So in the book I’m forever writing, I have an example of how you can use the Data Model to effectively do VLOOKUPS. Take the example where we’ve got a transactional list of sales that has a product ID but no ‘friendly’ name or price, and another table that maps Product ID to price and friendly name.
We can use the Data Model to set up a relationship between these two tables…
…so that we can display friendly product names from the Price table against aggregated sales quantities from the Sales Data:
Sweet. No VLOOKUPs necessary. So…given that we’ve got quantity, and prices, how much money did we make? Let’s find out. First, lets’ drag that Price field into the Values area of the PivotTable and see what it gives us:
Well, that obviously isn’t what we’re after…it gives us the price of every item, not total revenue. Maybe we need to create a calculated field to multiply Qty against Price:
Oh wait…we can’t. Unless the average user has a premium version of Excel that includes the glorious thing that is PowerPivot (not to mention the wherewithal to not be daunted by a completely different, programmer-centric User Interface) then they can’t do this rather basic datamodel-ish thing.
So here we are…15.64% of the way through this century, and yet your average user still doesn’t have the ability to mash together relational tables in the world’s most widely used business productivity tool. (Or mash together flat files from different sheets or workbooks, for that matter.) Unless of course they go back to last century and do it like this:
I just don’t get this. What’s the point of exposing non-premium users to something like the Data Model if it doesn’t let them do diddly squat? Without calculated fields, surely it’s a big red herring that unnecessarily confuses users? (And okay, so if the Data Model on its own isn’t the hammer for this particular nut, what is?)
I thought I was missing something here, so asked someone smarter than me about these matters (Sam). Sam tells me:
From 2013 onward the Data Model and the DAX Engine are separate
The Data Model is only to create Relationships (Joins) – available to all versions of Excel. The DAX engine if for the Calculations – the Pro Plus and Stand Alone versions.
The only extra function on which you can aggregate data in the Data Model based Pivot Table is Distinct Count at the expense of Numerical Count and Product of a normal pivot. A Data model based pivot table disables both Calculated fields and Items as well as the ability to Group. So the short answer is No – you need DAX alternately use SQL to create the Joins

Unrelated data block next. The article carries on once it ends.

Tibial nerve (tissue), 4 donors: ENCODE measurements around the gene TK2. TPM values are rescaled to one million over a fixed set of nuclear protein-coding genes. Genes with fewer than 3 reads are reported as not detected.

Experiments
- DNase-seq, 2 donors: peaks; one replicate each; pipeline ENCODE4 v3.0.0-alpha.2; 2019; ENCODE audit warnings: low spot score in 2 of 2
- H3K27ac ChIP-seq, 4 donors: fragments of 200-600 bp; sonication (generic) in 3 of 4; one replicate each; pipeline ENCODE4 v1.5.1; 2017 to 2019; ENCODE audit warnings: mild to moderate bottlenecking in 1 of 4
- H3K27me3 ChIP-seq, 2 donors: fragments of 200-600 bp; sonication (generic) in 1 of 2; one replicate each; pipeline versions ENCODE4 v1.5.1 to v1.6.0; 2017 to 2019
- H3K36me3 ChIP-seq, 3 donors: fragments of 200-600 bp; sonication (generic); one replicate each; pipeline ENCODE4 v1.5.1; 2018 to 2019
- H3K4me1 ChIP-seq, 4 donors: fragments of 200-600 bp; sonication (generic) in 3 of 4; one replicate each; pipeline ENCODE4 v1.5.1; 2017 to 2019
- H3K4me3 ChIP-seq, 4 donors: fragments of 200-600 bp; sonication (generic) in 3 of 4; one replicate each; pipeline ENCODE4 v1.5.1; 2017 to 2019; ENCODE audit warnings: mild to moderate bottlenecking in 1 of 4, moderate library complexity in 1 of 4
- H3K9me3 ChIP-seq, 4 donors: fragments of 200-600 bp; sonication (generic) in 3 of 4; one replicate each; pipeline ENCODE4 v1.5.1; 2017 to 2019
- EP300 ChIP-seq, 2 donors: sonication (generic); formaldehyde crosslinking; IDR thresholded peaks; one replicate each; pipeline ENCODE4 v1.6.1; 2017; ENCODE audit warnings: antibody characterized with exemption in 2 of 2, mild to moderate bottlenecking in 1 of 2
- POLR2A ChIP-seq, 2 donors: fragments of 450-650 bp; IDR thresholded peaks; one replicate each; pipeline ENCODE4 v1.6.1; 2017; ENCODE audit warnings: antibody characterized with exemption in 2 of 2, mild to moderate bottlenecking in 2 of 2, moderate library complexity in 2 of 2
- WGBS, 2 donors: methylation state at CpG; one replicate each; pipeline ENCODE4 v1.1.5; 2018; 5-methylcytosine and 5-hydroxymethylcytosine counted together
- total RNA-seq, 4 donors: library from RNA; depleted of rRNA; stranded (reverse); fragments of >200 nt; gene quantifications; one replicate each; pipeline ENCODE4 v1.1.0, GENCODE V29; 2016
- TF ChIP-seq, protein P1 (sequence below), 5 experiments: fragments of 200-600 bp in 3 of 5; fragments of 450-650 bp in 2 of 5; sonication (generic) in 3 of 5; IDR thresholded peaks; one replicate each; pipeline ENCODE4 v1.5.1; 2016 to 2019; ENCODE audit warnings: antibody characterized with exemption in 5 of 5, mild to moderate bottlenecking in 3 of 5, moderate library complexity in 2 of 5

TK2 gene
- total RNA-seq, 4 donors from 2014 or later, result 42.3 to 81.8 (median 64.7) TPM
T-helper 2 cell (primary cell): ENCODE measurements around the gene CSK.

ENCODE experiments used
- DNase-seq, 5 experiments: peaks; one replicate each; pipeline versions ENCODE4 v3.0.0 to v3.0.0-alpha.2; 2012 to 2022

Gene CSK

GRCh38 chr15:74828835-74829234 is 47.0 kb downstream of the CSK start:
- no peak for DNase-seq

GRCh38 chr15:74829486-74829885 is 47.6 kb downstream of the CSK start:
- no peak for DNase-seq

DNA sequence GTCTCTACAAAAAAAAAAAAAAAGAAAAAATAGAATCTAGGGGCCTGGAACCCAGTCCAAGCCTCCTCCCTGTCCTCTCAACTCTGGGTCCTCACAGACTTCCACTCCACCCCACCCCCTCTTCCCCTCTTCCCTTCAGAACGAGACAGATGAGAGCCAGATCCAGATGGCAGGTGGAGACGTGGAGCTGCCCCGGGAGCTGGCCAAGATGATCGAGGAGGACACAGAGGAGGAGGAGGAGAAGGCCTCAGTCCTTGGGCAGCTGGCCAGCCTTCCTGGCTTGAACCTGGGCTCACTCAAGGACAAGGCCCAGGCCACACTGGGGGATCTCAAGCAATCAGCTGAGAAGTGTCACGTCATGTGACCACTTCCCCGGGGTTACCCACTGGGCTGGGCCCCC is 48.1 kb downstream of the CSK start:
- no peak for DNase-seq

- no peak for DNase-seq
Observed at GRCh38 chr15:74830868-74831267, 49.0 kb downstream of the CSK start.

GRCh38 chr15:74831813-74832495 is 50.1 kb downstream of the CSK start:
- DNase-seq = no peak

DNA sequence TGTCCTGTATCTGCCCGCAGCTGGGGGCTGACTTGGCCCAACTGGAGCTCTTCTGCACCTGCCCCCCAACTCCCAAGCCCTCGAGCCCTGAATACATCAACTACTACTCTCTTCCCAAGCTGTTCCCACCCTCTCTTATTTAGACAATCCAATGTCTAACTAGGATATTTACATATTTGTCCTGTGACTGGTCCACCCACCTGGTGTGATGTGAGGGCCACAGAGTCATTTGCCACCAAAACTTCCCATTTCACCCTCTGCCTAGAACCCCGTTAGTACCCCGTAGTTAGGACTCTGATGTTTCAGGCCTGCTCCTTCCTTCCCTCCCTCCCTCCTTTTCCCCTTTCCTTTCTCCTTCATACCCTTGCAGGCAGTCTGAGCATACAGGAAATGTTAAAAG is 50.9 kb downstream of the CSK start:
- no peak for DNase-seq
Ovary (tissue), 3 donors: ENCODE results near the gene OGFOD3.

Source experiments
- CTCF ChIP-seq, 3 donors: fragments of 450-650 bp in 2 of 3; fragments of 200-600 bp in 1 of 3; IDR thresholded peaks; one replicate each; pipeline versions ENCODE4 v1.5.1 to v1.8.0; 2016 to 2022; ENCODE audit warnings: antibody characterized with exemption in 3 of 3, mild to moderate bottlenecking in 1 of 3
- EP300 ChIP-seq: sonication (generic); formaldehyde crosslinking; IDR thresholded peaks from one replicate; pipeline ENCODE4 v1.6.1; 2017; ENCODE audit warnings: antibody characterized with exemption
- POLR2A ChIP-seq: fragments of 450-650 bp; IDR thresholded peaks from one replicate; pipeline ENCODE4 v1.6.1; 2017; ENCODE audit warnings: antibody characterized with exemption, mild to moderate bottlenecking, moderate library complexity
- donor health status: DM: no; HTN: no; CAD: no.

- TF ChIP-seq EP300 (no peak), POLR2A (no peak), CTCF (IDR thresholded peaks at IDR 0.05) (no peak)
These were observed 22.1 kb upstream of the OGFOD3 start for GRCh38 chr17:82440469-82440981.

Don’t get me wrong…Powerthis and Powerthat is all very exciting. But Microsoft: How about showing the tiniest bit of love for the common man (and woman) who live in the common version. Those folk shouldn’t have to upgrade to some fully-featured business intelligence flagship product merely so they can mash data from within Excel together, surely? (And yes, they might be able to use PowerQuery for free to join their relational data together, but leaving aside the fact that they’d probably end up with a flat file in Excel after importing the data from PQ, it’s just not good enough that they would have to go learn another programmer-centric tool just to do something that should be childs-play in Excel itself. )
Just to be clear, I’m not one of those that think that PowerPivot should be bundled into all versions of Excel just because we want it to be. Microsoft have spent a lot of money on PowerPivot, and I don’t expect them to have a sudden attack of benevolence merely because it suits users. Theirs is a money-making venture. And their shareholders expect them to do the best job possible at that. But here’s the thing: It’s nearly 2016, and MS still have not given users the ability to do some pretty basic stuff natively in Excel, such as mash together data in separate sheets or workbooks and serve it up piping hot as a PivotTable. Don’t they know that in the real world, people have to mash together data from different sheets all the time? You get a sheet emailed to you from division A, a sheet from division B, and a sheet from division C. You need to mash it up to get an overview. A lot.
I’m not asking for Tableau here. I’m just asking for a core product that also moves with the times. Or at the very least, keeps up with last century.